Hypothesis non fingo: The Development of Isaac Newton's Literary Technology
This thesis examines a dispute between Isaac Newton and Robert Hooke during the 1670s over Newton’s “New theory about light and colour.” The controversy offers a fascinating window into the development of Newton's literary methodology for the presentation of his experimental facts. As such, I trace a transition from the genteel natural philosophy of Robert Boyle to the origins of modern scientific objectivity. While early modern science is often seen as the pursuit of obscure knowledge by natural philosophers in the privacy of their laboratories, such a view fails to recognize adequately the role science played in the public sphere. It was not merely a matter of 'facts' uncovered by 'scientists' in their laboratories, but also one of public representation of these facts and the knowledge which had been deduced from them. Newton challenged the authority of the Royal Society by suggesting and developing alternative conceptions of experimental credibility, mathematical certainty and dissemination. I contend that these alternative conceptions were a direct response by Newton to the controversies created by his optical theories. In order to avoid future disagreements, he tried to create a method of presenting his theories that would establish himself as authoritative. Thus, the dispute between Hooke and Newton played a key role that historians have hitherto failed to recognize in the shaping of the rhetorical methodology of science. By identifying and tracing the development of increasingly sophisticated literary technology, there is a great deal to be learned not just about seventeenth century natural philosophers but scientific writing as a whole. Through the close study of a specific dispute, such as between Hooke and Newton, we are able to learn more about the rhetorical methods used by scientists to establish their authority in regard to the knowledge they produce.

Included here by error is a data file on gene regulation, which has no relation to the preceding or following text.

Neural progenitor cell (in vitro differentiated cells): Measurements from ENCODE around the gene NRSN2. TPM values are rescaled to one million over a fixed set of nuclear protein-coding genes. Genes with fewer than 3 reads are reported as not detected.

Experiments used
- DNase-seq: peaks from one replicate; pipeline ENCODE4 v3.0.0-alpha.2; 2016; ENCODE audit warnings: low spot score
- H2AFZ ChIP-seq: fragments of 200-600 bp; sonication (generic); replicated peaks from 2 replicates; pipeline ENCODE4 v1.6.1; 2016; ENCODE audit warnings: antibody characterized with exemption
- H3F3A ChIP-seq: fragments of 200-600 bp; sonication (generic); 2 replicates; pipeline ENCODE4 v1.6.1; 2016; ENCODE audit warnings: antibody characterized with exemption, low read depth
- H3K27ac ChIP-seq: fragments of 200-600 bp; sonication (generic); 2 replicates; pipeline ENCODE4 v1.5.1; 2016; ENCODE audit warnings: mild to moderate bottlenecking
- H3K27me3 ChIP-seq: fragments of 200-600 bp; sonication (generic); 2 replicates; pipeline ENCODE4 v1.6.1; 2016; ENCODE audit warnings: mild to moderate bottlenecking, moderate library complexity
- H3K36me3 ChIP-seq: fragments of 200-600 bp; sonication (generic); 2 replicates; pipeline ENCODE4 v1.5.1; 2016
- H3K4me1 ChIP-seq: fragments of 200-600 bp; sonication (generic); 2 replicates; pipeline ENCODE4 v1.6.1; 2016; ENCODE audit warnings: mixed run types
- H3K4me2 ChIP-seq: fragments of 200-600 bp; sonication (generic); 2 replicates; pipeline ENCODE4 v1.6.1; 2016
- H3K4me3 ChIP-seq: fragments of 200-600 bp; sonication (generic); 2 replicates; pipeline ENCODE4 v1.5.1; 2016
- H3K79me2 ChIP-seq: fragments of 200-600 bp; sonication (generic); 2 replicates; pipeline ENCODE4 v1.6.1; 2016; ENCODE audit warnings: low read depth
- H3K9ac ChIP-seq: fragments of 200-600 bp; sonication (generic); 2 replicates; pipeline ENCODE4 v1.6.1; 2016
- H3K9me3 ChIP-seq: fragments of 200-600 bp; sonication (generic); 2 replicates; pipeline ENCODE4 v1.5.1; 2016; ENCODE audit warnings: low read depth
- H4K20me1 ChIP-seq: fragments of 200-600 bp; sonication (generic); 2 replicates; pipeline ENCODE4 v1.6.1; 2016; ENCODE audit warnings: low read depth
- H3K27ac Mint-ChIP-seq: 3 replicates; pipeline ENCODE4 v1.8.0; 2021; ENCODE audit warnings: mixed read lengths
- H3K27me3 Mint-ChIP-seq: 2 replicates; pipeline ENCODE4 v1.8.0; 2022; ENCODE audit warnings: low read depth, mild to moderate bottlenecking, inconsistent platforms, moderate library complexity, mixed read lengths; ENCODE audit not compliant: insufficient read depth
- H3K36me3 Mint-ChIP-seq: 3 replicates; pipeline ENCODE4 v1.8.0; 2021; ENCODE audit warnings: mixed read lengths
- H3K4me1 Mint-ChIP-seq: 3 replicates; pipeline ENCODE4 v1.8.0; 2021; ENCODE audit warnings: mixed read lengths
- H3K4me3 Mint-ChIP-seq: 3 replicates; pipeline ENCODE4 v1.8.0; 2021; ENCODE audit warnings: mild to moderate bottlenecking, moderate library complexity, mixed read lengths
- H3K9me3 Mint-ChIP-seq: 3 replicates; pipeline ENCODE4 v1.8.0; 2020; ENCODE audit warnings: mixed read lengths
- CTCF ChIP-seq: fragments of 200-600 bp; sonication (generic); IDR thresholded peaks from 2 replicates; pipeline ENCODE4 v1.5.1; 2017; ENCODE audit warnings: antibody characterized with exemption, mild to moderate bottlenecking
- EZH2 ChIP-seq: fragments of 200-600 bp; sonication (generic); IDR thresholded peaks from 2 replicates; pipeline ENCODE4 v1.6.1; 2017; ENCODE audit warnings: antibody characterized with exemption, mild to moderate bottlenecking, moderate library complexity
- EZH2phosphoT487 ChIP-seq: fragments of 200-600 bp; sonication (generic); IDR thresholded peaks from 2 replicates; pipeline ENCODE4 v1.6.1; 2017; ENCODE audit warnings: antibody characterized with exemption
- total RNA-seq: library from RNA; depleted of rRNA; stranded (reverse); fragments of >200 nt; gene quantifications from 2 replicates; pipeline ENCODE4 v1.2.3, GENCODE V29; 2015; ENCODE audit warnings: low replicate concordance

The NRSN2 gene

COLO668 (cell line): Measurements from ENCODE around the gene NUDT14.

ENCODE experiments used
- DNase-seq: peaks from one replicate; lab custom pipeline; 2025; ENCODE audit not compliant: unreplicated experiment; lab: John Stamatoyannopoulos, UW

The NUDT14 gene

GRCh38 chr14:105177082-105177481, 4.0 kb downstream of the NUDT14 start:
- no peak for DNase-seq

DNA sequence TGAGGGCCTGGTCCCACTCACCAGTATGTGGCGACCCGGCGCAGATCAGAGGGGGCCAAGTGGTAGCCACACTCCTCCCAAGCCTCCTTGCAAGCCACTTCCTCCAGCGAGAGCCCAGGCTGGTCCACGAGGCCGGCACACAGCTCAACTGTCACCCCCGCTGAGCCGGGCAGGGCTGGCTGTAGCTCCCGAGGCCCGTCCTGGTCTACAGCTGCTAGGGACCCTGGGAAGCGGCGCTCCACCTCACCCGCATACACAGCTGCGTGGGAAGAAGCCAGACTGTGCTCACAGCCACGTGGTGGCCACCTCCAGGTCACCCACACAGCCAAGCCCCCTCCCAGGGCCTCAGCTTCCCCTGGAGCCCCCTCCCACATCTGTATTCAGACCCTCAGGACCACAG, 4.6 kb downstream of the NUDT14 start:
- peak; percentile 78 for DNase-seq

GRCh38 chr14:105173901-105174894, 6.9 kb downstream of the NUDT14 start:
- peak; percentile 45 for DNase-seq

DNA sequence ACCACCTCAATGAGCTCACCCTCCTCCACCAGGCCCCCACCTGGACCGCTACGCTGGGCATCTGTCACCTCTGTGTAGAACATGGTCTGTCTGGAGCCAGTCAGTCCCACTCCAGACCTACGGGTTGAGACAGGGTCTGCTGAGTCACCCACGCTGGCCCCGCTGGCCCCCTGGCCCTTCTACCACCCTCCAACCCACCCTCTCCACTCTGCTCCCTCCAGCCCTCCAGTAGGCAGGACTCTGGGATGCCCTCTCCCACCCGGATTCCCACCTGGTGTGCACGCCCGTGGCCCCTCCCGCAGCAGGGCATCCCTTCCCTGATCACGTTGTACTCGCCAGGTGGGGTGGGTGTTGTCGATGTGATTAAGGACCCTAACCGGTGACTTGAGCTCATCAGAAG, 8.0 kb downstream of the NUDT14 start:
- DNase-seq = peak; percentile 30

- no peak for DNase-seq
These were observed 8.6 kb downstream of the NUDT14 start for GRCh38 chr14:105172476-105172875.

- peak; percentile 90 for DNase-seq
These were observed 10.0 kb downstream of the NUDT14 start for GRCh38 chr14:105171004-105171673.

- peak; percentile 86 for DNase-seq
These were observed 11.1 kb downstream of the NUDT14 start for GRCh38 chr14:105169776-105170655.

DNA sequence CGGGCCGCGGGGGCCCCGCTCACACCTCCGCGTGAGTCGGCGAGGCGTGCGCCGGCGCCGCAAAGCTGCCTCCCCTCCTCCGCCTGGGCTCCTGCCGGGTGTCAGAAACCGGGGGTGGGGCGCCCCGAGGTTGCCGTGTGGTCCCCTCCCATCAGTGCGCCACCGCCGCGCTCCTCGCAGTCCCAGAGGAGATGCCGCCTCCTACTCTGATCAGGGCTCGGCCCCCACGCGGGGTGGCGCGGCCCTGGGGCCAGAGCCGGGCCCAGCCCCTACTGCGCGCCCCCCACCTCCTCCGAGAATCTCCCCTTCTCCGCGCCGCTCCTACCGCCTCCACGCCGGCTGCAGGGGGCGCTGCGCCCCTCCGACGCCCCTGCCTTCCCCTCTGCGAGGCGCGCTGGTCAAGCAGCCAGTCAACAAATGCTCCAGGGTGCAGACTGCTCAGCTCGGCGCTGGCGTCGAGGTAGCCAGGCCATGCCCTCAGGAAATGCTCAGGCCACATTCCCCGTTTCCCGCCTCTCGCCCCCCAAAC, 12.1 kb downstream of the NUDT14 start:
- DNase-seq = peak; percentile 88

Isaac Newton, history of science, optics, literary technology, rhetoric, natural philosophy
Master of Arts (M.A.)